The scientist stood at the edge of black rock.
The black rock of a lava flow that had flowed from Hualalai volcano on the island of Hawai‘i, two centuries ago, and crashed into the sea, here, where he stood, facing west where the sun would soon fall, like the hot lava once did, into salt water.
Instead, he was looking down. Down into the pools and crevices where the seaweeds peeped around the edges of the ocean’s disguise – a dangerous game, for under certain conditions of weather and tide, the ocean would hike up her skirts while the sun burned his fiercest, and the too-adventurous weeds would pay for their daring with their lives.
In another place, at another time, the scientist felt that he belonged with these daredevils. He knew their names, if not by sight then by touch, for by bending over and placing them in his hand he could use firmness and texture to tell apart what shape and color did not. He knew their seasons, which kinds would appear when, and why; and where they went when it was not their time.
Here, he was haole, a stranger. He did not bother to bend down, for he understood that his touch would tell him nothing more than his eyes did. Besides, it hurt. In some of the shapes and colors, he saw family resemblances, but that helped him little, as what was here was estranged from what he knew, by space and by time. It would take time, and effort, for the scientist to join the ‘ohana of these Hawaiian tidepools.
But there was no time. In that earlier life, he had taken the time, convinced that the world would see, would see that it was good, would reward the good with daily bread. The wages of this conviction had been pain, and the living did not come. Had it only been about himself … but it wasn’t, and he had finally laid the conviction aside so that the rent could be paid. It was getting paid now.
Occasionally he paid that earlier life a visit. Like today. It was uncomfortable, so he didn’t do it often. He still wanted to put his hands in the pools as he walked among them, to talk story with what grew in them. He even had ideas about how some of those stories could be put to good use, all that was was needed was a few supplies. And time. But there was no time. Instead, there was the job description, the corporate priorities …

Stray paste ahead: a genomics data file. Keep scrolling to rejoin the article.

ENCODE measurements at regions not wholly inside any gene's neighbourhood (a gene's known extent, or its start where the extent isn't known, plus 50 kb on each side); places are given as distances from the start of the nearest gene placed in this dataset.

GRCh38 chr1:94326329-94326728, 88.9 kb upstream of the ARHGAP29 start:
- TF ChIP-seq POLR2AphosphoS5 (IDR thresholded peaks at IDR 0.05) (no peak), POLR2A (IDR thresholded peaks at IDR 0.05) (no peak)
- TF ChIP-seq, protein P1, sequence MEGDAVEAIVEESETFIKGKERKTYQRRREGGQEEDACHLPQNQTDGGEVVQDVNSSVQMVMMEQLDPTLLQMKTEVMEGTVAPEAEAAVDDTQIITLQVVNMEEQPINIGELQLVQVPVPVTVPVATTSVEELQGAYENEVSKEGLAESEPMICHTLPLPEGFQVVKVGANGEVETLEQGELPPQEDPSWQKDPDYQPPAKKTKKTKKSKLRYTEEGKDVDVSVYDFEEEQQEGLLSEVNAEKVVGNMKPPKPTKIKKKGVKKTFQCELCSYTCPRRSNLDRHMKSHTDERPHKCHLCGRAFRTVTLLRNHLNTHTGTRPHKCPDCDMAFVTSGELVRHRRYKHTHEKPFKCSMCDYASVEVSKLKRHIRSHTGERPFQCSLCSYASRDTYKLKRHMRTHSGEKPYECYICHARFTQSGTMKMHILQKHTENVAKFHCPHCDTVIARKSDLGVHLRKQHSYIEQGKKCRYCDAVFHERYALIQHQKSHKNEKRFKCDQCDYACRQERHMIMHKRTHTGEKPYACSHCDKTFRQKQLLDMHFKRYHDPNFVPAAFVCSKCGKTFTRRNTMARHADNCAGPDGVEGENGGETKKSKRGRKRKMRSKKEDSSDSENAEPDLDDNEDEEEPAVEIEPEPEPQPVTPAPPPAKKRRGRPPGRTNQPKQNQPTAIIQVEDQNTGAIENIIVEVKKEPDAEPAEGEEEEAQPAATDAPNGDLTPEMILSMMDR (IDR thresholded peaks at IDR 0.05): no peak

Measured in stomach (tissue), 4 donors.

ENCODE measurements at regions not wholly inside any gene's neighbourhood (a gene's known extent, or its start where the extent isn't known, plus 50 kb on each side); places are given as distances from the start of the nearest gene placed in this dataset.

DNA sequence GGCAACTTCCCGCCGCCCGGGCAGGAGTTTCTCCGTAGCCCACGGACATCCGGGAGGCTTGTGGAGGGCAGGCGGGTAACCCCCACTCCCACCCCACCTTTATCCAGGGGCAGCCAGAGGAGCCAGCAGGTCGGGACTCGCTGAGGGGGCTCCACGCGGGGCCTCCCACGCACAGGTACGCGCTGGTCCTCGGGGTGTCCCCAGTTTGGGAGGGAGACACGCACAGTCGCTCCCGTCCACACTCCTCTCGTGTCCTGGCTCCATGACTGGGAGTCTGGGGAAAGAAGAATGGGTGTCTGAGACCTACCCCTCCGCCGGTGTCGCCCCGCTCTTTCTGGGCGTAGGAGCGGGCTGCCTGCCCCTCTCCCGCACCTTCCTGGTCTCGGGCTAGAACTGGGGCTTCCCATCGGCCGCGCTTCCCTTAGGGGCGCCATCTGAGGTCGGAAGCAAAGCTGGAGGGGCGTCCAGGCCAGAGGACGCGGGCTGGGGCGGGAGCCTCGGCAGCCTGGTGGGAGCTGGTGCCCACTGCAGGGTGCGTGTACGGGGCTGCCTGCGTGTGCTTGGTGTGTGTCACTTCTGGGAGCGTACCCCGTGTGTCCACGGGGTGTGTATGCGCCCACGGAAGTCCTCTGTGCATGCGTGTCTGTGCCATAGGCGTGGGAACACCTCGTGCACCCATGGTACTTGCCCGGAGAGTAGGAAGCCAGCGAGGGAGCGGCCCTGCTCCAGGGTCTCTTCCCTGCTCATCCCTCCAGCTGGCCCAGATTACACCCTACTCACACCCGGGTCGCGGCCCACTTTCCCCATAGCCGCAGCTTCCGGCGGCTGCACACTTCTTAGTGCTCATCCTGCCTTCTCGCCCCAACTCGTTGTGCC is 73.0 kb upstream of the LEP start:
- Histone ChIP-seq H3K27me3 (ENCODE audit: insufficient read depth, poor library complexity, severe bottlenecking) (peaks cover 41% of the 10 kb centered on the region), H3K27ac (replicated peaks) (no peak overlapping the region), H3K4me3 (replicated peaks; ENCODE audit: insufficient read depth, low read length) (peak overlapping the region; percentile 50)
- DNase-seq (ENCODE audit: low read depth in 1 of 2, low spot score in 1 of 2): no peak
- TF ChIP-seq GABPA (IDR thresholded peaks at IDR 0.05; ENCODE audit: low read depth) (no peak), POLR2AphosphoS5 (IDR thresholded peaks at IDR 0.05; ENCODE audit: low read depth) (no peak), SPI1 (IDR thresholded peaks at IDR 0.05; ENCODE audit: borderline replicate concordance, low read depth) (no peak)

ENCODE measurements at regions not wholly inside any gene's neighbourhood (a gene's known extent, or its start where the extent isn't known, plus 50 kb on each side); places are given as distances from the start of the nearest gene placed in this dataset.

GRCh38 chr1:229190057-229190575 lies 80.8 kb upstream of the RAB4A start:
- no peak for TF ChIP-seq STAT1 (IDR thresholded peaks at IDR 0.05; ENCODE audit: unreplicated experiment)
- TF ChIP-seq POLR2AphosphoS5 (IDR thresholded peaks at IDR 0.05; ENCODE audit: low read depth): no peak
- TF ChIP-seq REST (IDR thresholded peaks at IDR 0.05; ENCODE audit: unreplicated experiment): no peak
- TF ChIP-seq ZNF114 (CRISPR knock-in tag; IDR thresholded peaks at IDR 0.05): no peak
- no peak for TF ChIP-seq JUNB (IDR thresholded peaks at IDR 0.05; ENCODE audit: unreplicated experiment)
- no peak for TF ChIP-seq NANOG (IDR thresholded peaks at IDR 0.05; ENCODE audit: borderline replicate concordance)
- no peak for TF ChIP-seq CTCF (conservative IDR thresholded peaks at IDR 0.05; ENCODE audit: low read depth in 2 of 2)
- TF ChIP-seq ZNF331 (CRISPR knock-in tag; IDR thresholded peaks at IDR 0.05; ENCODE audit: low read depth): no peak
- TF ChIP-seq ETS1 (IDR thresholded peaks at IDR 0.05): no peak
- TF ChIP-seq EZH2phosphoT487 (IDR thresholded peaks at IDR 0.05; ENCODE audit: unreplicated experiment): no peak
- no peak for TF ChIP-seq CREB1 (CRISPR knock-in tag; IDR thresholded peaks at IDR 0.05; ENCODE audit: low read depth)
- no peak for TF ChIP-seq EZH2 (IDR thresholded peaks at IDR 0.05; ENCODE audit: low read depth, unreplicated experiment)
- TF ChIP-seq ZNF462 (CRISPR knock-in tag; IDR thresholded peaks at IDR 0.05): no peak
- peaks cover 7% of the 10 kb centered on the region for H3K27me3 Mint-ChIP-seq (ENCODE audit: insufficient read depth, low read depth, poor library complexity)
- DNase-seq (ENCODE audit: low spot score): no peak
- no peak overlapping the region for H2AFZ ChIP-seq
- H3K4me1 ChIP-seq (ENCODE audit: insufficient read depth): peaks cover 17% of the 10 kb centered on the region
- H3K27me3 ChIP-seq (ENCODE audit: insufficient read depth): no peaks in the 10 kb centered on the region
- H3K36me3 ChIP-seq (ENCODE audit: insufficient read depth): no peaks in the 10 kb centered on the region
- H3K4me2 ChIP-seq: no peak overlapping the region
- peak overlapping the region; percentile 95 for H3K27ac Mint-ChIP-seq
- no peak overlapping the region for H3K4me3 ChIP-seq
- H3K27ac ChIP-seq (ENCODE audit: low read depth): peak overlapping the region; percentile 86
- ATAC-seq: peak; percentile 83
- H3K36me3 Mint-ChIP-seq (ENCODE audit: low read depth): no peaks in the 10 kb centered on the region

The sound was loud, sudden, enveloping, disorienting. It came from the rocks all around his feet. It lasted two seconds, three, five; then it broke off, only to be repeated a few seconds later. Nothing could be seen. There was just the sound, disembodied, menacing.
The scientist started; then wondered; then got it. The black lava rock was porous. Shot through with cracks and fissures. Easily broken. He was standing on a ledge. The ocean, all six time zones of it, had cut a channel underneath it. When a wave filled the channel, it compressed the air inside and forced it through the ledge’s cracks and fissures. Minute by minute, hour by hour, day by day, for who knew how many days, how many years, each stroke further eroding the channel, further weakening the ledge, which, when it got too weak, would fall into the crashing surf. At any moment …
Danger! Run! He heard his mother yelling at him, from six time zones away in the opposite direction. Get off that ledge before it falls in! He had always obeyed …
But not this time. Another thought intruded, held him where he stood.
Earlier that day, Don Isbell had passed away. Isbell, an elderly gentleman, thin, frail, slightly stooped, had played horn in the local concert band and community orchestra, in which the scientist played trumpet, trombone, and curmudgeon. He had been (the scientist had been told) a well-respected, and much loved, music teacher in the local schools. But, while his body still came to weekly rehearsals, his mind, sadly, had taken early entry into humankind’s universal recycling program, and this is how the scientist knew him. He could still play a chart if it started at the beginning and went to the end, but the constant stops and starts of rehearsals left him constantly, and sometimes loudly, confused.
A year ago, Don Isbell had tripped and fallen over a curbstone in the staging area for the town’s annual Fourth of July parade. The paramedics took him to the hospital for stitches. The band asked him, thereafter, to stop trying to march in parades. To keep him safe.
A few months ago, Don Isbell had begun arriving at rehearsals as a passenger, not a driver. Perhaps he had gotten as confused trying to navigate the roads to rehearsals as he did trying to navigate the music at rehearsals. So he was told to stop driving. To keep him safe.
And in the safety of his own home, Don Isbell had fallen, no one knew how, or when. Never again to get up. Never again to demand, while everyone else was playing, whether he was supposed to be at letter “B” or letter “E” in the Wizard of Oz medley.
The rocks hissed again.
“Fuck it”, the scientist muttered. “Here I am. You want me, you got me.”
The ledge didn’t want him. Not today.
After a few minutes, he turned away from the shoreline and started towards the beach park’s parking lot, leaving the hissing ledge behind. It was almost dinner time, and his lady was waiting for him.
A tide pool was in his path. He stopped. Bent down. Stuck his hands in the water. The tidepool gobies and hermit crabs scurried for cover. He put seaweeds in his hands, sought differences among them in their firmness and texture that would tell him what color and shape would not. He did not yet know what the differences meant. But he would find out. He would learn their stories.
And the stories that he thought he could put to use? He would find a way.